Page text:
Bio-Inspired Adhesion

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Authors
  1. Saville, P.
Corporate Authors
Defence R&D Canada - Atlantic, Dartmouth NS (CAN)
Abstract
Examples of adhesive systems are found in the animal kingdom that have properties which man has been challenged to achieve. One of these properties is dynamic or reversible adhesion which is necessary for animals that move and inhabit environments where gravity or fluid flow (wind or water: oceans, rivers) is present. Another property is the ability of various species to achieve adhesion to surfaces in the presence of water. Three classes of adhesion are identified among biological systems: chemical, wet and dry adhesion. Chemical systems are found in marine species that use proteins, polysaccharides and carbohydrates to achieve a variety of chemical bonding. Tree frogs and some insects take advantage of wet adhesion which takes advantage of capillarity and Stefan forces as well as structural toe pad designs that increases liquid drainage and hence frictional contact. Species that employ dry adhesion such as insect and geckos have fibrous arrays which adhere to the surface through van der Waals forces, enabling these species to climb up vertical surfaces. This paper reviews recent research in these three areas of bio-inspired adhesion.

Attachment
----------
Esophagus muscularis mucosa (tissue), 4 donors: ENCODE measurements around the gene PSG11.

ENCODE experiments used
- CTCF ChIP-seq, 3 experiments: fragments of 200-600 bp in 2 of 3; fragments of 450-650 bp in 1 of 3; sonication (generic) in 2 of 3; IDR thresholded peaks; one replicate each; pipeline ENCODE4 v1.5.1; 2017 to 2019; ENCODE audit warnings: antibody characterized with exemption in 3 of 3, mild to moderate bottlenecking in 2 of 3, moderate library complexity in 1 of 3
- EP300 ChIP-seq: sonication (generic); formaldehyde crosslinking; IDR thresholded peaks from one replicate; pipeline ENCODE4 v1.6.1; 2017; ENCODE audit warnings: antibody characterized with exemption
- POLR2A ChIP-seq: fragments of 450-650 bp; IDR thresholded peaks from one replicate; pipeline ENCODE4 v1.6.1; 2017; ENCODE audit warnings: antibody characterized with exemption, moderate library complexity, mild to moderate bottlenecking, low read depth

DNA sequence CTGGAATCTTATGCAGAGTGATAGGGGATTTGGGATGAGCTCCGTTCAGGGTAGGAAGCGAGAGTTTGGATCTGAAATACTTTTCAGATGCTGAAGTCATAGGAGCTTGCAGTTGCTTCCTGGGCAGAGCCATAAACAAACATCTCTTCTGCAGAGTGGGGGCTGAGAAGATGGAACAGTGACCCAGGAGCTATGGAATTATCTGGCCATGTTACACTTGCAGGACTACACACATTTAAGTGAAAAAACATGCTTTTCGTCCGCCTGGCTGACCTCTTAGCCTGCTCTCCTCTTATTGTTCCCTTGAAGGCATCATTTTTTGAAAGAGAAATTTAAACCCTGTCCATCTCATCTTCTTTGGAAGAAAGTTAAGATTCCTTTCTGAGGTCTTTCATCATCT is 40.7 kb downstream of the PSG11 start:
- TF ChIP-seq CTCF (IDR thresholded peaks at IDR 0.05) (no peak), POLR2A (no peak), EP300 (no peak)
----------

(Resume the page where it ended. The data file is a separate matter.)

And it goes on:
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Report Number
DRDC-ATLANTIC-TM-2009-155 — Technical Memorandum
Date of publication
01 Jun 2009
Number of Pages
42
DSTKIM No
CA032881
CANDIS No
532095
Format(s):
Electronic Document(PDF)

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